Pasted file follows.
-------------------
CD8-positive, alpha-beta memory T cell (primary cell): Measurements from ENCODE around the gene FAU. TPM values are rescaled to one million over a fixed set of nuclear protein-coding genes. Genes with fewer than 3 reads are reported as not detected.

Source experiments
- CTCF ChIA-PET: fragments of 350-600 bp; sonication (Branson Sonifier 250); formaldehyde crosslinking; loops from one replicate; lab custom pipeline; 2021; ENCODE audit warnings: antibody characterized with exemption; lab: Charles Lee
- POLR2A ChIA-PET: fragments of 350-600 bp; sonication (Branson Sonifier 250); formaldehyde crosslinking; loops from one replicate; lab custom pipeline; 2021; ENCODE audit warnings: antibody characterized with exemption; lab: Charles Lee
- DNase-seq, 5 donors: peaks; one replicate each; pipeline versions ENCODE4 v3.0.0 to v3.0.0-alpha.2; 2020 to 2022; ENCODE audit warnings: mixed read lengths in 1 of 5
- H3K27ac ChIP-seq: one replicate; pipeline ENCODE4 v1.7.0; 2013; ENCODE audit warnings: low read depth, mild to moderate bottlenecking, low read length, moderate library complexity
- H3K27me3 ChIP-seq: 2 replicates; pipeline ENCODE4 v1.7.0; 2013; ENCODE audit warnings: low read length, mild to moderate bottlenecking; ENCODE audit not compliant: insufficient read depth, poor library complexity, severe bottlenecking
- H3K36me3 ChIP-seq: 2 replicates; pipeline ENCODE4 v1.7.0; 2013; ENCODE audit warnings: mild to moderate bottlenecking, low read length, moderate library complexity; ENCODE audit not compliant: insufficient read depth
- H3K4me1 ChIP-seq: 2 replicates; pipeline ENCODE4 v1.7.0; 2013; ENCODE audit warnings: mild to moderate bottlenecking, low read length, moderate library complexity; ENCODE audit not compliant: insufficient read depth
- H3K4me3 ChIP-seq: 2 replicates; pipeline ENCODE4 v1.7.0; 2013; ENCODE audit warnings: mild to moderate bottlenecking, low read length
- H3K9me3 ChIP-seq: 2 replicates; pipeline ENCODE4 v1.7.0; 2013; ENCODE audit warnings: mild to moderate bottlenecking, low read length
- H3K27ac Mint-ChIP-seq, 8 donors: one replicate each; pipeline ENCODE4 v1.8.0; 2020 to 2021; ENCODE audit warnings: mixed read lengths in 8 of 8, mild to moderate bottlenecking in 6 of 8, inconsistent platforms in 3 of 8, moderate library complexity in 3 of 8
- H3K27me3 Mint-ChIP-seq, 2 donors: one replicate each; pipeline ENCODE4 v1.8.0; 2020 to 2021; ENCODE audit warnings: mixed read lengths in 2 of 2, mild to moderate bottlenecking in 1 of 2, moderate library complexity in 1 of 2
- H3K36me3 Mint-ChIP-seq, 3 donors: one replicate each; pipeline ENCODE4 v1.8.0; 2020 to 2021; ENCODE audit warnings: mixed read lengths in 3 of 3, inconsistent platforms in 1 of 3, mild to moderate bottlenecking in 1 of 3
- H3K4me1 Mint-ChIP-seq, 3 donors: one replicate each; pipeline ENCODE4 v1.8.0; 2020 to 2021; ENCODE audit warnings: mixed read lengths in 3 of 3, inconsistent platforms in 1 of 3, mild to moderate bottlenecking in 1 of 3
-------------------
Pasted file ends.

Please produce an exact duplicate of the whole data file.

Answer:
CD8-positive, alpha-beta memory T cell (primary cell): Measurements from ENCODE around the gene FAU. TPM values are rescaled to one million over a fixed set of nuclear protein-coding genes. Genes with fewer than 3 reads are reported as not detected.

Source experiments
- CTCF ChIA-PET: fragments of 350-600 bp; sonication (Branson Sonifier 250); formaldehyde crosslinking; loops from one replicate; lab custom pipeline; 2021; ENCODE audit warnings: antibody characterized with exemption; lab: Charles Lee
- POLR2A ChIA-PET: fragments of 350-600 bp; sonication (Branson Sonifier 250); formaldehyde crosslinking; loops from one replicate; lab custom pipeline; 2021; ENCODE audit warnings: antibody characterized with exemption; lab: Charles Lee
- DNase-seq, 5 donors: peaks; one replicate each; pipeline versions ENCODE4 v3.0.0 to v3.0.0-alpha.2; 2020 to 2022; ENCODE audit warnings: mixed read lengths in 1 of 5
- H3K27ac ChIP-seq: one replicate; pipeline ENCODE4 v1.7.0; 2013; ENCODE audit warnings: low read depth, mild to moderate bottlenecking, low read length, moderate library complexity
- H3K27me3 ChIP-seq: 2 replicates; pipeline ENCODE4 v1.7.0; 2013; ENCODE audit warnings: low read length, mild to moderate bottlenecking; ENCODE audit not compliant: insufficient read depth, poor library complexity, severe bottlenecking
- H3K36me3 ChIP-seq: 2 replicates; pipeline ENCODE4 v1.7.0; 2013; ENCODE audit warnings: mild to moderate bottlenecking, low read length, moderate library complexity; ENCODE audit not compliant: insufficient read depth
- H3K4me1 ChIP-seq: 2 replicates; pipeline ENCODE4 v1.7.0; 2013; ENCODE audit warnings: mild to moderate bottlenecking, low read length, moderate library complexity; ENCODE audit not compliant: insufficient read depth
- H3K4me3 ChIP-seq: 2 replicates; pipeline ENCODE4 v1.7.0; 2013; ENCODE audit warnings: mild to moderate bottlenecking, low read length
- H3K9me3 ChIP-seq: 2 replicates; pipeline ENCODE4 v1.7.0; 2013; ENCODE audit warnings: mild to moderate bottlenecking, low read length
- H3K27ac Mint-ChIP-seq, 8 donors: one replicate each; pipeline ENCODE4 v1.8.0; 2020 to 2021; ENCODE audit warnings: mixed read lengths in 8 of 8, mild to moderate bottlenecking in 6 of 8, inconsistent platforms in 3 of 8, moderate library complexity in 3 of 8
- H3K27me3 Mint-ChIP-seq, 2 donors: one replicate each; pipeline ENCODE4 v1.8.0; 2020 to 2021; ENCODE audit warnings: mixed read lengths in 2 of 2, mild to moderate bottlenecking in 1 of 2, moderate library complexity in 1 of 2
- H3K36me3 Mint-ChIP-seq, 3 donors: one replicate each; pipeline ENCODE4 v1.8.0; 2020 to 2021; ENCODE audit warnings: mixed read lengths in 3 of 3, inconsistent platforms in 1 of 3, mild to moderate bottlenecking in 1 of 3
- H3K4me1 Mint-ChIP-seq, 3 donors: one replicate each; pipeline ENCODE4 v1.8.0; 2020 to 2021; ENCODE audit warnings: mixed read lengths in 3 of 3, inconsistent platforms in 1 of 3, mild to moderate bottlenecking in 1 of 3